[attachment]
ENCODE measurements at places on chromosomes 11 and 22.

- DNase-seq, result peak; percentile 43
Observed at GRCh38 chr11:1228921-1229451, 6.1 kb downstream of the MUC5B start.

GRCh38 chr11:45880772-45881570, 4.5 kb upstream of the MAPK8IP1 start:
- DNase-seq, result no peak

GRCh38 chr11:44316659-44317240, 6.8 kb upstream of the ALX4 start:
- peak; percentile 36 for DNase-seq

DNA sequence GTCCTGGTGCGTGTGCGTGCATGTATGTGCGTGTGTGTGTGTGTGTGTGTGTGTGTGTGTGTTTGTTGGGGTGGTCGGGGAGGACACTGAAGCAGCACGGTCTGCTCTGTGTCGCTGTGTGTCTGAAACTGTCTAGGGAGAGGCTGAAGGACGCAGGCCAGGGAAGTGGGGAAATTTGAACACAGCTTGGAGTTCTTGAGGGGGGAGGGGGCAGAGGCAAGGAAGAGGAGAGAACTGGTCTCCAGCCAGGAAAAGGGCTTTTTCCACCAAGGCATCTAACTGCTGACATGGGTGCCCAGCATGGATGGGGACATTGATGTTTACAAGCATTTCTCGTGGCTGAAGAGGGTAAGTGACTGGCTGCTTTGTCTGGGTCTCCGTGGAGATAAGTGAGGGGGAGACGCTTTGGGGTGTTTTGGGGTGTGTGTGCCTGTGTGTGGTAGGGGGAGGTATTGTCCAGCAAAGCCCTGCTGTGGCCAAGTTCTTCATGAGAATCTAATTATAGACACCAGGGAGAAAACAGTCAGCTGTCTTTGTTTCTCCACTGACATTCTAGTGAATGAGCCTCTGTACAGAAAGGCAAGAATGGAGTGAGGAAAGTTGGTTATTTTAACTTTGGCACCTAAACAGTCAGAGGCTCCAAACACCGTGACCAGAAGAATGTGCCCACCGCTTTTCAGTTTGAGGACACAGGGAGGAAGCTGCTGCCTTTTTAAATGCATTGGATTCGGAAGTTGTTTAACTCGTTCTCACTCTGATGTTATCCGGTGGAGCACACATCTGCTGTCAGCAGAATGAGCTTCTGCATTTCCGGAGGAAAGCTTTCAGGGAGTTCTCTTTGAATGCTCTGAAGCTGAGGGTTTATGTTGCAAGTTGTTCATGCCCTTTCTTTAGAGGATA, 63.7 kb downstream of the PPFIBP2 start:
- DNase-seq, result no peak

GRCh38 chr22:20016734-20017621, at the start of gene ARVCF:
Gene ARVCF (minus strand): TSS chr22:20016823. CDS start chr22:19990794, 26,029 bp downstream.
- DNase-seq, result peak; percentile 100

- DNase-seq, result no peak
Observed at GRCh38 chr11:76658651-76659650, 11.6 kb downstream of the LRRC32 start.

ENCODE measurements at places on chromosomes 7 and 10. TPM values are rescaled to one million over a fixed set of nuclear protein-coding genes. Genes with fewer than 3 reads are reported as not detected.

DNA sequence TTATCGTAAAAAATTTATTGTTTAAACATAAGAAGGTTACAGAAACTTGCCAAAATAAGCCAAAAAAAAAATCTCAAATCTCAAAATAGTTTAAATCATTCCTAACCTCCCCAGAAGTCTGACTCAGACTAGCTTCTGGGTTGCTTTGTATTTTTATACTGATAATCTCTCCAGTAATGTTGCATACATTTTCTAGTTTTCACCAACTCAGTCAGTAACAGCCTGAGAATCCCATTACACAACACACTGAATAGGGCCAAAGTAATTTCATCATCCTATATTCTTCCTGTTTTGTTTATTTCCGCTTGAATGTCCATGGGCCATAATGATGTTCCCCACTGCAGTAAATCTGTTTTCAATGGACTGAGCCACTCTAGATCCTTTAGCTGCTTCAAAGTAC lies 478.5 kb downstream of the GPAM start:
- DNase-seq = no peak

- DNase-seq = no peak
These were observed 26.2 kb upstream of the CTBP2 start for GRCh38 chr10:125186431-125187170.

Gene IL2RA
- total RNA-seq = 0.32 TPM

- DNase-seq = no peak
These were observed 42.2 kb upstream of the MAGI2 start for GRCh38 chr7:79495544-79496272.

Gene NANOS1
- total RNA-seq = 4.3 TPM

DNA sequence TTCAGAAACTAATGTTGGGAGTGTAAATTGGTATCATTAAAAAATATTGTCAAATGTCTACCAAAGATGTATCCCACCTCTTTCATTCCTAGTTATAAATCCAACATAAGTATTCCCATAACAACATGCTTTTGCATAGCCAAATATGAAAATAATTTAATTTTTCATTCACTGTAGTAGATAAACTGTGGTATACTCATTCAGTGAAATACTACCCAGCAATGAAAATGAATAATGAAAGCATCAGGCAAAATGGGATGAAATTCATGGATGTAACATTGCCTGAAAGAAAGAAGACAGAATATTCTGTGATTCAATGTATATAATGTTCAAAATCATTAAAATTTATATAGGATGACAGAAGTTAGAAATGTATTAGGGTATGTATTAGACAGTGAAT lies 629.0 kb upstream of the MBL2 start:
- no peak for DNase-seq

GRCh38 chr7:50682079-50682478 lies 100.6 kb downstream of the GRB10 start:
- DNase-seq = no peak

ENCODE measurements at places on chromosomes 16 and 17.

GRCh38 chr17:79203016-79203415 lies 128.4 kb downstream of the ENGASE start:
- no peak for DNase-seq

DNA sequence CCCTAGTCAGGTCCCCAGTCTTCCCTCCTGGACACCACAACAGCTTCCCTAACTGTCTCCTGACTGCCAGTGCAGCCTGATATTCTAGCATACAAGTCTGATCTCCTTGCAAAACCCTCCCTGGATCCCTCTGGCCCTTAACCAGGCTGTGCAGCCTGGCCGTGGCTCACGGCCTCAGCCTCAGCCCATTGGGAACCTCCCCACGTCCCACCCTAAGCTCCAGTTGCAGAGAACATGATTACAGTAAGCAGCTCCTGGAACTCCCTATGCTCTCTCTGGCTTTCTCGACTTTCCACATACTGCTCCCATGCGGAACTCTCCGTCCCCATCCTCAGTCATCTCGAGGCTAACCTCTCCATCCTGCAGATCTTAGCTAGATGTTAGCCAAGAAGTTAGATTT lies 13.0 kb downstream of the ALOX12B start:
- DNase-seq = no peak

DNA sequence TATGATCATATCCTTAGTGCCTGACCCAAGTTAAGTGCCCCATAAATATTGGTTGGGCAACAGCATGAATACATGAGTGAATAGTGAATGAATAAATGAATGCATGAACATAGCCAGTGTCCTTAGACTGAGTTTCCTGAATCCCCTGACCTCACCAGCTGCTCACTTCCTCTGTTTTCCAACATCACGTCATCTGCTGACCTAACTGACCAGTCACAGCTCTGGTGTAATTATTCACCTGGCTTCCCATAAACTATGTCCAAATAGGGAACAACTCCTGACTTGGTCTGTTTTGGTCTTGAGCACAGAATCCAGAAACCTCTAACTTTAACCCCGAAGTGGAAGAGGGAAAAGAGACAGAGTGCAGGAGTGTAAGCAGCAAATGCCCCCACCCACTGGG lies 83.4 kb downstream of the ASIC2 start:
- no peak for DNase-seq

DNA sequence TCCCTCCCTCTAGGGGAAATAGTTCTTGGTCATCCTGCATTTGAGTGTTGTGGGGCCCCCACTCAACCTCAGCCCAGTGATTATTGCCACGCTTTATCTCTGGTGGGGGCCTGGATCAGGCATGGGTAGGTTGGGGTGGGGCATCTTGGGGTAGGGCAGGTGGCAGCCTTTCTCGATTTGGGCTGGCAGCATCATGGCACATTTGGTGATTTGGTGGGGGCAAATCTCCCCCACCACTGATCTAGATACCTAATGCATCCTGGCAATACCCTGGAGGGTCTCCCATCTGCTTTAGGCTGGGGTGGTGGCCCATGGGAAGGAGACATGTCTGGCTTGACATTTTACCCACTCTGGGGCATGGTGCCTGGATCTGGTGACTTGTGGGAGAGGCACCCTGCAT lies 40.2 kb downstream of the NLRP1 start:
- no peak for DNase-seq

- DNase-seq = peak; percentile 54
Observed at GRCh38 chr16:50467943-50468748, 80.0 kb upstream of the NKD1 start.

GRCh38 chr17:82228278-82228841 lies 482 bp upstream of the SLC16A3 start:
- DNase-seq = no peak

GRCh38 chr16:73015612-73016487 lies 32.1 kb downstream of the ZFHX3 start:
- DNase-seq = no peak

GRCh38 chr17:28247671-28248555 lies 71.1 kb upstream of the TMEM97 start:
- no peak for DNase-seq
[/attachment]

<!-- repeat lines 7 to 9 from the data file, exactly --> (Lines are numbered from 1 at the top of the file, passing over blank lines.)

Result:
- peak; percentile 36 for DNase-seq

DNA sequence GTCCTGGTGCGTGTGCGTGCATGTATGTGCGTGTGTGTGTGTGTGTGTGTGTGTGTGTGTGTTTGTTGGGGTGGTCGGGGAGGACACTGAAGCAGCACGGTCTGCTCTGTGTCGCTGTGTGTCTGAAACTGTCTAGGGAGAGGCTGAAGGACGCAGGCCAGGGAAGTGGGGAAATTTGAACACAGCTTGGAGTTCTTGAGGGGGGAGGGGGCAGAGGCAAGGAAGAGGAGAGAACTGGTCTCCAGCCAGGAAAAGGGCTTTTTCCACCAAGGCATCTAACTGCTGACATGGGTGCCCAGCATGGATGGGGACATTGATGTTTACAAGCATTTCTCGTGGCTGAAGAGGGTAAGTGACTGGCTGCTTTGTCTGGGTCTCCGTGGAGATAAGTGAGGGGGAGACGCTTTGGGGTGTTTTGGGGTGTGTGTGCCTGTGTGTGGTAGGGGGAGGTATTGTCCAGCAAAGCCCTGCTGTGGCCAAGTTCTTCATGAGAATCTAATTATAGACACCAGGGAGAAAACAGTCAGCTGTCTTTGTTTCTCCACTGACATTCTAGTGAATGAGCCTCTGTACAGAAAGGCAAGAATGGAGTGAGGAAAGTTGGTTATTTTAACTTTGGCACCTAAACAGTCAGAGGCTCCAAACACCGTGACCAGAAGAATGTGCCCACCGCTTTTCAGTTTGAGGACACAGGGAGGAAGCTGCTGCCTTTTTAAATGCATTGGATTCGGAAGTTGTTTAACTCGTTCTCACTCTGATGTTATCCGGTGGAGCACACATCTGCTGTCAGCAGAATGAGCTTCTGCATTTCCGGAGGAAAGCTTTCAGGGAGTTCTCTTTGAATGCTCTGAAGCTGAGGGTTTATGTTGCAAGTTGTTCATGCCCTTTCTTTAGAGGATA, 63.7 kb downstream of the PPFIBP2 start:
- DNase-seq, result no peak